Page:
Wall Street may be half-staffed in the holiday-shortened coming week, but the capitalist canyon will still be flooded with anxiety.
The volatility of recent weeks is likely to continue as investors digest what may have been the first steps in a broad reassessment of risk in the market.
The coming weeks are likely to remain tainted by concerns about credit conditions for financing leveraged buyouts, for subprime mortgage and other collateralized debt investors in the wake of the blowup of two
hedge funds, and for consumers who may suffer from mortgage resets and tighter lending standards.
In particular, traders say all eyes will be on the credit markets, where last week the financing for the leveraged buyout of
U.S. Foodservice unit was tabled.
And with volume likely light in the coming week as traders take off for the July Fourth holiday, the smallest drop of concern could lead to a tempest.
"The market can be more volatile when market participants aren't around," says Art Hogan, chief market analyst at Jefferies & Co. "You can hit these air pockets where you get big moves on little news or rumors."
Indeed, the quarter ended with a dramatic 100-point drop in the
Friday afternoon as word swirled through trading floors that collateralized debt securities were being marked to market, or repriced dramatically lower, as hedge funds and other investors settle up their portfolios at quarter's end.
The lowest-quality portions of the collateralized debt were being marked down as much as 80 basis points, according to sources.
The junk bond market's calendar of new deals remains quite full with leveraged buyout financing, though many of the week's struggling deals, such as
, pushed through.
"All in all a huge calendar got done," says Matt Fuller, analyst at Standard & Poor's Leverage Commentary & Data. "The market closes a rough month on solid footing, but the forecast is for more volatility."
While the market rebounded Friday to close off its lows, last week's volatility led the
Dow Jones Industrial Average
to rise just 0.4% for the week to 13,408.62. The
closed up less than one point at 1503.35, and the
iPhone hype and all, added just 0.6% on the week. Apple itself fell 0.8% over the five days.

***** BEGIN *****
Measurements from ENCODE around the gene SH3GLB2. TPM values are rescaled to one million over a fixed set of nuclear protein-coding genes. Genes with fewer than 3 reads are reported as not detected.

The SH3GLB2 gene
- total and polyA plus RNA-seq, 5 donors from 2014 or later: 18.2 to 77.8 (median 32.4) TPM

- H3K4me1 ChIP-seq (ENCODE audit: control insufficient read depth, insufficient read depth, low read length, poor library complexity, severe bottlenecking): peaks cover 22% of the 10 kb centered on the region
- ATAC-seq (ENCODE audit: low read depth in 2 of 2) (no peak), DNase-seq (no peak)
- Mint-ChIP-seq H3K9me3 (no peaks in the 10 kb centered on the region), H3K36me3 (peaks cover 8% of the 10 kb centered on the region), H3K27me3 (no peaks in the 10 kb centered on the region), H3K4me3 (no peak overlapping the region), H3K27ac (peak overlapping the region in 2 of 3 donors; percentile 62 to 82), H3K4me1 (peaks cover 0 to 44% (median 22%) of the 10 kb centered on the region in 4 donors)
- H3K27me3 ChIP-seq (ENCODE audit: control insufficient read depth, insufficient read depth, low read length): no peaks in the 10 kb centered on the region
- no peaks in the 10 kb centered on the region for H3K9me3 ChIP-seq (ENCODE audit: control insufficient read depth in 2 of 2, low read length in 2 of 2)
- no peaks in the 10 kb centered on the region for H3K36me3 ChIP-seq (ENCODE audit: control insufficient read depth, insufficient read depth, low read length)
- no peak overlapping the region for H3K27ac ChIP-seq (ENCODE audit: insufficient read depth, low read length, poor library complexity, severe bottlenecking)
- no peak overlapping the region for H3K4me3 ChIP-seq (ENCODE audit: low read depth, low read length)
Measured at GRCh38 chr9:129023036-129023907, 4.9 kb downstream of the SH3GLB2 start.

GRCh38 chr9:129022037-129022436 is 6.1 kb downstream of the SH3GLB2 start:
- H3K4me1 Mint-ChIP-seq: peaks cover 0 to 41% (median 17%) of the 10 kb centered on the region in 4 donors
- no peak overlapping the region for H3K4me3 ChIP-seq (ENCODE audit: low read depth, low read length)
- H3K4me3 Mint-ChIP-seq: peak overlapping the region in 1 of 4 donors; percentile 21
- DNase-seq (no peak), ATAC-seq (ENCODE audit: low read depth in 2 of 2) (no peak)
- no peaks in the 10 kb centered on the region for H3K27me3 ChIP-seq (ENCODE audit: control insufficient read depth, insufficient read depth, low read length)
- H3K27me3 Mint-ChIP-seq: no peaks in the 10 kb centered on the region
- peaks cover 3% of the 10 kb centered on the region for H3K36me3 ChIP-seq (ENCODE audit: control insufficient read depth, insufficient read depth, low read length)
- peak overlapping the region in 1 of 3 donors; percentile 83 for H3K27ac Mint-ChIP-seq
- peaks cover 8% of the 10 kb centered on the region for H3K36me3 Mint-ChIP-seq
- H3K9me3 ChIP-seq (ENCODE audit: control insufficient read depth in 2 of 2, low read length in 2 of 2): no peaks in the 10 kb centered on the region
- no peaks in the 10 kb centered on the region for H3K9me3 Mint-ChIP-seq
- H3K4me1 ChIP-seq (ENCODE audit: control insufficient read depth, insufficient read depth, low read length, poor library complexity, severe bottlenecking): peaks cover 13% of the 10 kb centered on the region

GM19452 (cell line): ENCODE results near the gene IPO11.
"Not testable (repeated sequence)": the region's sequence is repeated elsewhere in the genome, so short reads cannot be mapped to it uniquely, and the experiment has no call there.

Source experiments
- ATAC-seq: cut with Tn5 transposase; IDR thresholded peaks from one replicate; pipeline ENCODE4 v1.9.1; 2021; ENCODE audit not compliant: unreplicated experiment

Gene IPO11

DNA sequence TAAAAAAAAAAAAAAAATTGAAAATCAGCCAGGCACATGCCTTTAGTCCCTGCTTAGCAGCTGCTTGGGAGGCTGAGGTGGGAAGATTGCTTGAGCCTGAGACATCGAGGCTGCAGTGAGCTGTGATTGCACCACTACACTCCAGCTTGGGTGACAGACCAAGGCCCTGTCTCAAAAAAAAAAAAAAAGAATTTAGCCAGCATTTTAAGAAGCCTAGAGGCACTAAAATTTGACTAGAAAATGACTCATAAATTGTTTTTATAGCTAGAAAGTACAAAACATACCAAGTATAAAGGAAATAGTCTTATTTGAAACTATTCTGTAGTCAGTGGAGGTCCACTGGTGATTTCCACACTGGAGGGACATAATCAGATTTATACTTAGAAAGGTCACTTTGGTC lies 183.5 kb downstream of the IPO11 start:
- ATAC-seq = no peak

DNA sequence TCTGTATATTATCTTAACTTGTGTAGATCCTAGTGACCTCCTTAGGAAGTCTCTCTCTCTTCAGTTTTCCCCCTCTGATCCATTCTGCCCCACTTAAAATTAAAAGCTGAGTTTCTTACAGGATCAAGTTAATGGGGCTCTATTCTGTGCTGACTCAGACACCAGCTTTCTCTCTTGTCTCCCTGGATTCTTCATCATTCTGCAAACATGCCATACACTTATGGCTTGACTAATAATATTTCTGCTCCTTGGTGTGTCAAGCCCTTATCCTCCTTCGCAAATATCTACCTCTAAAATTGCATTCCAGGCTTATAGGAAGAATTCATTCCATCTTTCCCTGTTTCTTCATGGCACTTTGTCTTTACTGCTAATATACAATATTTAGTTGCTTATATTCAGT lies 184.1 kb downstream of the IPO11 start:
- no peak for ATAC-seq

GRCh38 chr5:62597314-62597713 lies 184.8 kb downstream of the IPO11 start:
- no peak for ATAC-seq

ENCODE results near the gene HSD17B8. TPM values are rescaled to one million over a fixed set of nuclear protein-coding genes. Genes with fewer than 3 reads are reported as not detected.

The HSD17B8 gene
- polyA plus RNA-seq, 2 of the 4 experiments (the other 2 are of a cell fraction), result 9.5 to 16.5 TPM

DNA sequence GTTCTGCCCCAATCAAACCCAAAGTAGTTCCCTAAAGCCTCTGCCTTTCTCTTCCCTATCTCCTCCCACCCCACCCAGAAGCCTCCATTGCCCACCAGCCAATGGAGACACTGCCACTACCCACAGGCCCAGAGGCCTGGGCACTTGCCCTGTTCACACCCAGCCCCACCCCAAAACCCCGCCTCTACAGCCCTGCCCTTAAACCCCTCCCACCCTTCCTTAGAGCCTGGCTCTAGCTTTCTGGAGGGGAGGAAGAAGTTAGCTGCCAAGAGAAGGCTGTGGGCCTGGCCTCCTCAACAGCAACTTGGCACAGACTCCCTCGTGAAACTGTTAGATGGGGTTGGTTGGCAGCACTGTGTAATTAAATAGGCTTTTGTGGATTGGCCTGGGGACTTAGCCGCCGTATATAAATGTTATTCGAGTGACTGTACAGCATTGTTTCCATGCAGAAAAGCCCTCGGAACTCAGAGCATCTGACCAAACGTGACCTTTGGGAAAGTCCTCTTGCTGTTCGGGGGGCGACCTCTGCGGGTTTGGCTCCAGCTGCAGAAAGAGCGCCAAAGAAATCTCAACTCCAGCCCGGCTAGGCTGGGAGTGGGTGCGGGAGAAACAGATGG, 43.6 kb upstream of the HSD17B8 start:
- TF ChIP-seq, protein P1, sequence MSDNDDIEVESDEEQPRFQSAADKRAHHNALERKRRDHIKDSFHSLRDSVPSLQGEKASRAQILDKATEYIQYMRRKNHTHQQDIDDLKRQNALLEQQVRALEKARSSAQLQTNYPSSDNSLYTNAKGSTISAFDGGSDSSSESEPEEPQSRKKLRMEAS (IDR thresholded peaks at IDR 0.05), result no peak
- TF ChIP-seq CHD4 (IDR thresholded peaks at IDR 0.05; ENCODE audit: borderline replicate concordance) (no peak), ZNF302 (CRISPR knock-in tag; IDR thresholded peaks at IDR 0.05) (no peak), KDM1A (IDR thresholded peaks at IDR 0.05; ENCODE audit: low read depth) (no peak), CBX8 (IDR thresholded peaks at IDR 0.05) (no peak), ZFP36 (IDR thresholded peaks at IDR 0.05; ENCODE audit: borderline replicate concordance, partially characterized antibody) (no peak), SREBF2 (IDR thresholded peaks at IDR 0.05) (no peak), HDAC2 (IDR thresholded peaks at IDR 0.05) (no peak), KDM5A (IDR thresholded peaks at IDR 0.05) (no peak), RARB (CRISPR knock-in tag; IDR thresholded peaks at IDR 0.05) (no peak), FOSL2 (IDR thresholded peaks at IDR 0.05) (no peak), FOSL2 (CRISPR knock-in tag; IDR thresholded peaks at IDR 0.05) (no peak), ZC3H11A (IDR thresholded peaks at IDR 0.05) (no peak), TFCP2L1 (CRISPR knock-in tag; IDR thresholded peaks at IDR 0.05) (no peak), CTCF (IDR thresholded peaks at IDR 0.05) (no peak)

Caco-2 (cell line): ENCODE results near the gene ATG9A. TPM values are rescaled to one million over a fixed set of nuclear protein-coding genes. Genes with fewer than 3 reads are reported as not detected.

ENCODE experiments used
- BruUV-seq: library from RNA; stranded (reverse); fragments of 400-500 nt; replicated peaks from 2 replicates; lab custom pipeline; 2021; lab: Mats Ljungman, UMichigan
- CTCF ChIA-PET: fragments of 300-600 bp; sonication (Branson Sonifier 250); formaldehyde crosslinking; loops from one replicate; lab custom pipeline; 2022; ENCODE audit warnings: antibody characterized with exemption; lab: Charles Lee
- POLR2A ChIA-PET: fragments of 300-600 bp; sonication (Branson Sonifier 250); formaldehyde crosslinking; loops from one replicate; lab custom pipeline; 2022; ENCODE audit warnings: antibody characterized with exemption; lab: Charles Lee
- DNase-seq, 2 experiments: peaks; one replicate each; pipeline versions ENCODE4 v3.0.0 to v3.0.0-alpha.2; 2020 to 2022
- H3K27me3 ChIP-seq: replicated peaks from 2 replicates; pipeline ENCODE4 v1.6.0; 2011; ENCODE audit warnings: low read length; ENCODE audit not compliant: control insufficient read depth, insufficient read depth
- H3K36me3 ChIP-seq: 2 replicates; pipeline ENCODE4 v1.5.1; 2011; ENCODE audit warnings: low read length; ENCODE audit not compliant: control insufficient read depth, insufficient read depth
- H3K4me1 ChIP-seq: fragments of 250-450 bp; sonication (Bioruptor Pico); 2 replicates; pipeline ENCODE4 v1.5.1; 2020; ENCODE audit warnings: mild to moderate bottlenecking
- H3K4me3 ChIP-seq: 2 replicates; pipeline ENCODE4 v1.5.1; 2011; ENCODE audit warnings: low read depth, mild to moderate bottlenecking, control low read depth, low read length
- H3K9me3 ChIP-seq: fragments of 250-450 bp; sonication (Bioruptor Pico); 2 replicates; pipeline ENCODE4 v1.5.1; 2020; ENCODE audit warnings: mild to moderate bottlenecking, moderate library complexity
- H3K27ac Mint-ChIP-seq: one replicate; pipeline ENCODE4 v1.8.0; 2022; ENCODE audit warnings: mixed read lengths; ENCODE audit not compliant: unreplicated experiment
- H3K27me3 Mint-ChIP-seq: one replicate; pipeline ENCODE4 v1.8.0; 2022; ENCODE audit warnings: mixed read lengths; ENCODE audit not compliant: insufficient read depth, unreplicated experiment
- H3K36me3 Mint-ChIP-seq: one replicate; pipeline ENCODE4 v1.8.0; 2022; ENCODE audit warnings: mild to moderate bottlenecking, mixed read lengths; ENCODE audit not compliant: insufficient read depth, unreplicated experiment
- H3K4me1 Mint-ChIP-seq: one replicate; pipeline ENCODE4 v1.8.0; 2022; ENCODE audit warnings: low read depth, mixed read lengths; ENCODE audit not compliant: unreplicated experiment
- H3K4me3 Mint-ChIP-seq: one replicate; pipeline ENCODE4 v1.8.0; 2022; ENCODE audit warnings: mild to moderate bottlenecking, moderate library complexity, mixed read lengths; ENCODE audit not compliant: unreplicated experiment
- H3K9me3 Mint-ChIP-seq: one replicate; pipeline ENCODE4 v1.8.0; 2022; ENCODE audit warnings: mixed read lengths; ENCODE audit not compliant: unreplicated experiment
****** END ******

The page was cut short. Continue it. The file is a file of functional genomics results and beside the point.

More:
Dow Jones Transportation Average
finished the week off just 0.2%, but the investment banking and brokerage sector suffered harsh blows.
slid 2.6% on the week as others like
each fell more than 1% in the week amid financial meltdown fears.
ISM, Jobs Reports on Tap
In addition to the ongoing credit-market concerns, there will be plenty of economic data in the mix. The Institute for Supply Management's reports of U.S. manufacturing activity and service sector activity are expected to come in strong Monday and Thursday, respectively. Analysts have forecast readings of 55 for manufacturing and 58 for services.
The data are unlikely to surprise, as most economists and traders now are well aware of reaccelerating U.S. economy. Traders will be focusing in on the prices-paid components in the reports and the employment levels.
Inflation is still a concern as the Fed's slightly more dovish missive last week failed to move to neutral. Rather, the Fed kept its tightening bias and expressed lingering concerns about core inflation given the tight labor market and high energy and other commodity prices.
The other big release for the week will be Friday's nonfarm payrolls report, which is expected to register a healthy addition of 120,000 jobs in June.
Any job market weakness is expected to show up in the construction and manufacturing sectors, with strength coming out of the education, health, leisure and hospitality, and business services sectors, according to Ethan Harris, chief economist at Lehman Brothers. He also notes that the report may reveal more upward pressure on wage inflation, with an expected gain in average hourly earnings of 0.3% in June.
Elsewhere, on Tuesday traders will digest pending home sales, which are expected to rise after two months of sharp declines.
The earnings calendar is nearly empty next week, but investors will be watching for preannouncements next week ahead of the kickoff to earnings season on July 9, when
Currently, analysts project a 4.1% growth rate for second-quarter earnings, and companies with strong overseas operations are expected to lodge more solid gains, says David Dropsey, senior analyst at Thomson Financial.
In addition to Alcoa, the first week of earnings season brings reports of companies with large foreign presences such as
, among others.
In keeping with TSC's editorial policy, Rappaport doesn't own or short individual stocks. She also doesn't invest in hedge funds or other private investment partnerships. She appreciates your feedback. Click
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